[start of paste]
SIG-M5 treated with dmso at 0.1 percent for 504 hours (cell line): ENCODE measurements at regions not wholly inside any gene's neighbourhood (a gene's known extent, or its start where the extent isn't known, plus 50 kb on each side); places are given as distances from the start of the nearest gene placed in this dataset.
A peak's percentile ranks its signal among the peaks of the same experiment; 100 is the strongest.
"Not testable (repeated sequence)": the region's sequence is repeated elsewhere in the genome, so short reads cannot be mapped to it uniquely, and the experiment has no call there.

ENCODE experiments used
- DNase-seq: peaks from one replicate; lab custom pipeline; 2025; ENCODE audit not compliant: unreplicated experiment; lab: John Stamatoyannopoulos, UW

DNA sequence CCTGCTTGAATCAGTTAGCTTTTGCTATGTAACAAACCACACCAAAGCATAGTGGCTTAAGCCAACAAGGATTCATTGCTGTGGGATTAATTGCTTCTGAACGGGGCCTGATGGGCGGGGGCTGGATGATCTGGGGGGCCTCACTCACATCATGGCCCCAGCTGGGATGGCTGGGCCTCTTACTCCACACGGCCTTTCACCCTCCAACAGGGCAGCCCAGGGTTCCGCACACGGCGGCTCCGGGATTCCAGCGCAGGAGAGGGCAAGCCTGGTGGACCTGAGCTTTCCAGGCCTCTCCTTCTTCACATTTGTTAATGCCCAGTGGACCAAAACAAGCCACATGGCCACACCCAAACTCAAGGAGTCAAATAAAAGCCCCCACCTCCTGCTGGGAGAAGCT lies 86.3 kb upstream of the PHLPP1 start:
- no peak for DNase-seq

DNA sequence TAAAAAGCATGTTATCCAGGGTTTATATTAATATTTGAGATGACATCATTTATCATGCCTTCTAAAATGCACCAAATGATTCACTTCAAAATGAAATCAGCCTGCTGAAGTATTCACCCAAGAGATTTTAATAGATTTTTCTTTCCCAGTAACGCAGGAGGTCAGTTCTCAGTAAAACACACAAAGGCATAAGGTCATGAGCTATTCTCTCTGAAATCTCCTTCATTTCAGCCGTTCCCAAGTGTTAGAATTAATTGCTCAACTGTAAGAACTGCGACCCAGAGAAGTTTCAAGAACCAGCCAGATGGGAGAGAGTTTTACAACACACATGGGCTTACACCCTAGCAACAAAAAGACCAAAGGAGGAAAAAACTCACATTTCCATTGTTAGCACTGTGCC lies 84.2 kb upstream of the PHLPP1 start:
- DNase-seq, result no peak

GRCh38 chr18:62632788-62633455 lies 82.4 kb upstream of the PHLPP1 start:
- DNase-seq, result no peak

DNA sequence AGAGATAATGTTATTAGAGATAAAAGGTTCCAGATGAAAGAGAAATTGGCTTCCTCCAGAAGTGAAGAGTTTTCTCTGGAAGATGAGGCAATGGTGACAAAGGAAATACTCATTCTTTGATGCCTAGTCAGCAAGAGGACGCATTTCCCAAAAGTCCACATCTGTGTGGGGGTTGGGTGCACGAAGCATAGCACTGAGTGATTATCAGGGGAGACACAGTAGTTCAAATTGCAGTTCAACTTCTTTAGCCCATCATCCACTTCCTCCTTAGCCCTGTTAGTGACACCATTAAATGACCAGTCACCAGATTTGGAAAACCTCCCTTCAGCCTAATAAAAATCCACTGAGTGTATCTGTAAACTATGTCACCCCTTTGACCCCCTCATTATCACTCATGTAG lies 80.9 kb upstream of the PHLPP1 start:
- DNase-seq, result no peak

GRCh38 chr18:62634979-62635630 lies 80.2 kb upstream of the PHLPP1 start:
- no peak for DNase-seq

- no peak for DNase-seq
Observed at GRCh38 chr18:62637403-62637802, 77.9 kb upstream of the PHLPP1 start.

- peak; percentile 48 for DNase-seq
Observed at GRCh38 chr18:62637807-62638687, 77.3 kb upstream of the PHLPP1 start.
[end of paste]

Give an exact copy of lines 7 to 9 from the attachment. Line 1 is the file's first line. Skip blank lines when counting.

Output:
- no peak for DNase-seq

DNA sequence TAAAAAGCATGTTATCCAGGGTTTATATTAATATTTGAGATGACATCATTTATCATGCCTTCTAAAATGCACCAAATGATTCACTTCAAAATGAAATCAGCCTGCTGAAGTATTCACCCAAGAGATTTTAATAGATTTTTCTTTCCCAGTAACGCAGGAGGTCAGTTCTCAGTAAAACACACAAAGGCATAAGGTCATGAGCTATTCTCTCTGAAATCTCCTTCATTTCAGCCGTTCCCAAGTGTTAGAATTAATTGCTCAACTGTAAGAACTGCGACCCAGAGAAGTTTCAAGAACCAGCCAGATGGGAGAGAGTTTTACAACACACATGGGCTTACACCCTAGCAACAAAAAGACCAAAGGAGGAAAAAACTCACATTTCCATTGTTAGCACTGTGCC lies 84.2 kb upstream of the PHLPP1 start:
- DNase-seq, result no peak